If you happen to take a course with Professor Matthew Gingo, you might want to avoid fabricating excuses for late assignments; Gingo knows all about lying. This is because he studies deception through the lens of social and moral development – in other words, when children choose to lie and how they justify their lies.
“My research program focuses on children’s lying, particularly their judgments about when lying is all right,” he said. “They get lots of messages about not lying, but we also know that lying is pretty prevalent in our society. Somewhere along the line, children learn that it’s alright to lie in certain circumstances, it’s not alright to lie in others. Learning to delineate between the two is an interesting developmental process.”
His research is conducted at the Elisabeth Amen Nursery School, Wheaton’s own on-campus laboratory preschool that has been utilized in the study of child development since 1931, as well as elementary and middle schools in the local school system with the assistance of Wheaton students. For two years, Gingo and his team of students have been observing and conducting interviews with children. Their work has yielded a paper on how children reason about lying and how this changes as they develop, co-authored by Gingo and Wheaton seniors Samuel Sproule and Brittany Burke. They will be presenting this paper at the international American Psychological Association conference in Denver, Colorado in August.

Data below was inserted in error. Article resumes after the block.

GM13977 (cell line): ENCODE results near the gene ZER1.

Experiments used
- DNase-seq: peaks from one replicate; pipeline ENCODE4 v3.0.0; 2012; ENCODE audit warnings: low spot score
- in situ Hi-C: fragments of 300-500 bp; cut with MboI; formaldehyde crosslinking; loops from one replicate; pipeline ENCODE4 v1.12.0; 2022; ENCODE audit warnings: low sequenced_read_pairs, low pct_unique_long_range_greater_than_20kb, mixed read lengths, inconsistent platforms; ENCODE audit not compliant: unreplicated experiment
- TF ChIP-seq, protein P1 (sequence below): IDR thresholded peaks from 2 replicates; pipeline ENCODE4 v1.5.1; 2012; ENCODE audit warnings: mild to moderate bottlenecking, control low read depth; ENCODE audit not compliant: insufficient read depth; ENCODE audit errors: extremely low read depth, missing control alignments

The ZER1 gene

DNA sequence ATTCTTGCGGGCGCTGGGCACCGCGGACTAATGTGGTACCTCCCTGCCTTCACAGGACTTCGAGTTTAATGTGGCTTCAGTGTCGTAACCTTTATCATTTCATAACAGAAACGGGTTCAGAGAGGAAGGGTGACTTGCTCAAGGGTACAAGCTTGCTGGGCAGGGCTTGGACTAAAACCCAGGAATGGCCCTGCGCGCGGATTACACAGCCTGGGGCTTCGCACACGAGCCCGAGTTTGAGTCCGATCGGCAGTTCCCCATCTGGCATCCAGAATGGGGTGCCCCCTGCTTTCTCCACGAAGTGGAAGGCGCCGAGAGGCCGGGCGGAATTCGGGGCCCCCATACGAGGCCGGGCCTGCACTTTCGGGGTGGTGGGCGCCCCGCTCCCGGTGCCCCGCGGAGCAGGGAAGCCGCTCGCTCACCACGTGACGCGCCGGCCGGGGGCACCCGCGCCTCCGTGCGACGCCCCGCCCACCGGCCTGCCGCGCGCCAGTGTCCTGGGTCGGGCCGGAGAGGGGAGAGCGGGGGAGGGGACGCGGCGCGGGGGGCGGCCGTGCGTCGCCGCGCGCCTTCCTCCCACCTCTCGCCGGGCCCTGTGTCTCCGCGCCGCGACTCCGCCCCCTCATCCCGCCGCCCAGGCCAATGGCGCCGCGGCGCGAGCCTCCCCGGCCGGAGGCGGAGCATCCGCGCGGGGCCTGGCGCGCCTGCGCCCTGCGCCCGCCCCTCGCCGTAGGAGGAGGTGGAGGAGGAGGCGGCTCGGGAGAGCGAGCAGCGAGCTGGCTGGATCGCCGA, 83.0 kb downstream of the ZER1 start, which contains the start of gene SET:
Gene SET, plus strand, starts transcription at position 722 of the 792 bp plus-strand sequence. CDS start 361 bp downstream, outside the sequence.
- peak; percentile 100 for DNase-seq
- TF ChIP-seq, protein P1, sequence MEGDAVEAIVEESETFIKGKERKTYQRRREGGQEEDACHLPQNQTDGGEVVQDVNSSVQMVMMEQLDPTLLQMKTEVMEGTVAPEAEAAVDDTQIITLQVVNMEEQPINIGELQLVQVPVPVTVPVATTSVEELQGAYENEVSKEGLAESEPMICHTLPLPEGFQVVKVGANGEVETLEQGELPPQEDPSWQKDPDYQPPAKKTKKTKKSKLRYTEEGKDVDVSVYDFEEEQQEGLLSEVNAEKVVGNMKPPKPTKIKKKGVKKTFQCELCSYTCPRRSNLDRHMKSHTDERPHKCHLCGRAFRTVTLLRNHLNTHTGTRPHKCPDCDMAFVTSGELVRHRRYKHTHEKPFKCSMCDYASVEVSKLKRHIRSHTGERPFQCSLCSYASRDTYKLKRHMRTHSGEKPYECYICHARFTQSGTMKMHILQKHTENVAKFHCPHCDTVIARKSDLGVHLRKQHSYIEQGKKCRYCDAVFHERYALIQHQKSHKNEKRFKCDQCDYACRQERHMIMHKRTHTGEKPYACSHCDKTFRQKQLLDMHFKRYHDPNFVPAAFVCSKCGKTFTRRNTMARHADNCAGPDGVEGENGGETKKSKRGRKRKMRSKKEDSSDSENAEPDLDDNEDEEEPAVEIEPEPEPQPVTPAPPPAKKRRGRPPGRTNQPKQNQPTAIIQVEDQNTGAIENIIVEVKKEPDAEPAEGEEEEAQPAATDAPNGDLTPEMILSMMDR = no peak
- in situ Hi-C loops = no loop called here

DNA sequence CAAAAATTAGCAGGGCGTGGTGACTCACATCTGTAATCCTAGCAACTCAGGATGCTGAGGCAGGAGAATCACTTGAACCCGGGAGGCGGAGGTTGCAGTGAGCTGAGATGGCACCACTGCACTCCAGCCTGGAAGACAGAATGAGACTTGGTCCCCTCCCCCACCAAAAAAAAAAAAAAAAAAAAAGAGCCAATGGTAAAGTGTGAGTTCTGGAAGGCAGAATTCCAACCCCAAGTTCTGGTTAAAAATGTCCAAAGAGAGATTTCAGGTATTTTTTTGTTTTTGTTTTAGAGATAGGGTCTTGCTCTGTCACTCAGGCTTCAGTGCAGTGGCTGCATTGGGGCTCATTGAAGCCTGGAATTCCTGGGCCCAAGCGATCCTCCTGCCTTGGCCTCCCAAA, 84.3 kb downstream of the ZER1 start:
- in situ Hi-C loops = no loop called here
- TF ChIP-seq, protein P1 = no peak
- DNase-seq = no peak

Of his collaboration with Wheaton students, he said, “The collaboration is really beneficial for me as a researcher. They do good work. Wheaton students in general are excited to contribute to real research, to answer real problems, not just to be a problem solver in a class format but to be a problem poser and then to chase those answers. That’s been exciting for me to watch. We’re both getting a lot out of it.”
In his research, he has found that children lying often exhibits “a sense of moral resistance” to authority figures, namely adults, in their lives who may not always tell them to do good things. In this way, he said they “level the playing field with the authority figure, and that’s a pretty advanced sort of cognition…. The research can really point us in the direction of how children are thinking about social issues that are worth lying about.”
As an Assistant Professor of Psychology, Gingo has also taught a first-year seminar on the subject of lying – though rather than children, the focus was on leaders – called Cognition in the Wild: The Psychology of Bullsh*t, and Other Deceptive Tactics for Future Senators and CEOs, in addition to other developmental psychology courses.